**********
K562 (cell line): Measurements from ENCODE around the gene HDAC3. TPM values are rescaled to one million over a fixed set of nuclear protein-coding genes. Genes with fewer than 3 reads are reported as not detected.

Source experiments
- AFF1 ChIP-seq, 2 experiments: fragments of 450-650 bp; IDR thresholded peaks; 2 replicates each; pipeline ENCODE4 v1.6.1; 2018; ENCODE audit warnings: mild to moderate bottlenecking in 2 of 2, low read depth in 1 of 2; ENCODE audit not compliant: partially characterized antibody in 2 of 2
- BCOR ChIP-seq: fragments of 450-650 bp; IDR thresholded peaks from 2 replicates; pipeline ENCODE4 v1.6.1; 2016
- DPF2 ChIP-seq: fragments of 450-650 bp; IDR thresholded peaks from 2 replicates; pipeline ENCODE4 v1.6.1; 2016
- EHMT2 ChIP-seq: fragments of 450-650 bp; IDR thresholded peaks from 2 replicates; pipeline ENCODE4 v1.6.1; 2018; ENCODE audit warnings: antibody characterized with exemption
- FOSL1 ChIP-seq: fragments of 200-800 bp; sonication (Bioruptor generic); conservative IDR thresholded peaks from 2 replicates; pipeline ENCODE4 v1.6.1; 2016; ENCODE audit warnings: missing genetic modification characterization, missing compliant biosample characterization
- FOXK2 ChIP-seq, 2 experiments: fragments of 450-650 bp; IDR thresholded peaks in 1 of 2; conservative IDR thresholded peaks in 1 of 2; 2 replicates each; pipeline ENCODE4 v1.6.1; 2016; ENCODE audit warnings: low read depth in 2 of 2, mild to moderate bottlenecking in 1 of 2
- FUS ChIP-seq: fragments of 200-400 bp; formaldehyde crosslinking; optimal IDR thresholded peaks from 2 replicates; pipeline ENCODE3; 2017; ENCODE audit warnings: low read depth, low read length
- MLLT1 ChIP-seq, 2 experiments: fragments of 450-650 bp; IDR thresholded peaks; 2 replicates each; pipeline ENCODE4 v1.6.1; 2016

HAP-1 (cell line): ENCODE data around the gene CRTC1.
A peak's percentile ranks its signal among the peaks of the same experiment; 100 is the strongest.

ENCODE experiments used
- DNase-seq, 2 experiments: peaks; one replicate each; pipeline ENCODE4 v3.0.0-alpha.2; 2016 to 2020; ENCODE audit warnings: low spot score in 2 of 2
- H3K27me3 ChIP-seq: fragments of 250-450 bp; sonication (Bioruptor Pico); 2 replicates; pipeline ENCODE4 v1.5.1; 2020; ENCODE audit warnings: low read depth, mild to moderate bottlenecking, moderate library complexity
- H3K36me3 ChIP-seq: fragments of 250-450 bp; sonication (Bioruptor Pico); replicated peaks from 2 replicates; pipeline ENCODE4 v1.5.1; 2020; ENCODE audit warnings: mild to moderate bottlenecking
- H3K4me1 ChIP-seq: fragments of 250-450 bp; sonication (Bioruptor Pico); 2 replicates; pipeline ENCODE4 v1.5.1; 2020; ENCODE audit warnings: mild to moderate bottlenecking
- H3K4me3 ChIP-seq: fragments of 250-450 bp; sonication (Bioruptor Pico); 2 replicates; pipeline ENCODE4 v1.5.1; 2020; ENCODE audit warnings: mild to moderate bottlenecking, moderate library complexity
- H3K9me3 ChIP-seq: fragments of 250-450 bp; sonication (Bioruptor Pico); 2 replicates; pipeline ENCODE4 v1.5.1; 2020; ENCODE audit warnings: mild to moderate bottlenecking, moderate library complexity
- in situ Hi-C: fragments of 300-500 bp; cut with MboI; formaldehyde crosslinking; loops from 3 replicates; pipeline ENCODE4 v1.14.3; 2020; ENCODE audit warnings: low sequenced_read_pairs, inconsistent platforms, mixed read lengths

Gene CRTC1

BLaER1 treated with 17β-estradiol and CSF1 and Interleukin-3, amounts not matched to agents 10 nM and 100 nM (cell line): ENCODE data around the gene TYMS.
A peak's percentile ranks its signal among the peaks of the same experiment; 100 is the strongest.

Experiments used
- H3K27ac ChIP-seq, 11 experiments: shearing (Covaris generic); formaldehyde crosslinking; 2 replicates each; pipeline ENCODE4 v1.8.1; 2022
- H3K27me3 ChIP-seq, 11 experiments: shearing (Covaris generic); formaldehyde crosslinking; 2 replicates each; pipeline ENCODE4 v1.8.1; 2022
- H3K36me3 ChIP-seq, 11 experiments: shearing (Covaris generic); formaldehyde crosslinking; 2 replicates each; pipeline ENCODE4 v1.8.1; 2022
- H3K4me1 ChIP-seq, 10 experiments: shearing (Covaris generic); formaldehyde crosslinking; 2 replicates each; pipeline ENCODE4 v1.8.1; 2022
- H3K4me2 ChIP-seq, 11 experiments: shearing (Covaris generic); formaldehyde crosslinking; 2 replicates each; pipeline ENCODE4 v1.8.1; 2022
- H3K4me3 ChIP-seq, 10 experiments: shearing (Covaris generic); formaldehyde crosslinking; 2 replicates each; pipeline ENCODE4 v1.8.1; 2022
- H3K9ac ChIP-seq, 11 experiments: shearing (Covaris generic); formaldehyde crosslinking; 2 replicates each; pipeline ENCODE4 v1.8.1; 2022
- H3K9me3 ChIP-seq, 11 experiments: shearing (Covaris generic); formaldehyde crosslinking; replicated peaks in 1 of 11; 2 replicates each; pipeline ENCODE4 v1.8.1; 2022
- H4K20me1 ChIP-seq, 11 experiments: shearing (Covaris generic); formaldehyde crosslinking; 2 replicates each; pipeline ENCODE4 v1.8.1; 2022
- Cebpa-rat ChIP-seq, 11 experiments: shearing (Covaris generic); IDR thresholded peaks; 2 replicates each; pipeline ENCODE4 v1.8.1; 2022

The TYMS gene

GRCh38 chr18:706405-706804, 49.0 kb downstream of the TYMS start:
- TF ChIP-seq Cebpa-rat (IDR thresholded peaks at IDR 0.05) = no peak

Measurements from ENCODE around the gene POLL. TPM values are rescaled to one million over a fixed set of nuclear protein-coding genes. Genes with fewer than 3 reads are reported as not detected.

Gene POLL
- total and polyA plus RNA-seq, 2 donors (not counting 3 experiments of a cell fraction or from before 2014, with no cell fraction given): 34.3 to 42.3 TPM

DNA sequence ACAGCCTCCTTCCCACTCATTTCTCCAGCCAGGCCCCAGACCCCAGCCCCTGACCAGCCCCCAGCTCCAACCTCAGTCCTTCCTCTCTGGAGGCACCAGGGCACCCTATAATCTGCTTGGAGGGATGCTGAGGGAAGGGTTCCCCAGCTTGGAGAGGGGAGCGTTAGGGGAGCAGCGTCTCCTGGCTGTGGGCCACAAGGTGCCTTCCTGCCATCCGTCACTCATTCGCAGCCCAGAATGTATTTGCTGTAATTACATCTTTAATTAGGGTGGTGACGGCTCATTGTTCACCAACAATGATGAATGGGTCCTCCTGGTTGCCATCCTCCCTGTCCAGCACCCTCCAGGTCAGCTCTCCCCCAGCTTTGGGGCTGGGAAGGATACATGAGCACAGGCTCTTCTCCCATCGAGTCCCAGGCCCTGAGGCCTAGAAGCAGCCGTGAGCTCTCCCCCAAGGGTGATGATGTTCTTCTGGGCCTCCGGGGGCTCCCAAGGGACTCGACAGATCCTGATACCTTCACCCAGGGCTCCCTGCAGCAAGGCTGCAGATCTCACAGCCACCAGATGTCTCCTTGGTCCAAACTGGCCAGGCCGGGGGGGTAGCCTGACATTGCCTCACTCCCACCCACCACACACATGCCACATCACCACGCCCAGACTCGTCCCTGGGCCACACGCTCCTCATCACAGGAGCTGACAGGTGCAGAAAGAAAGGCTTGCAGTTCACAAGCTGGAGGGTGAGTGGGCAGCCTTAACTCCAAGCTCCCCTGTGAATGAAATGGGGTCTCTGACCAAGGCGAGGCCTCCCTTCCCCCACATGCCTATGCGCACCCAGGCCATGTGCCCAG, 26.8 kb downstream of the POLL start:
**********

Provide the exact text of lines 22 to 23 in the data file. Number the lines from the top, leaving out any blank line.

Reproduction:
BLaER1 treated with 17β-estradiol and CSF1 and Interleukin-3, amounts not matched to agents 10 nM and 100 nM (cell line): ENCODE data around the gene TYMS.
A peak's percentile ranks its signal among the peaks of the same experiment; 100 is the strongest.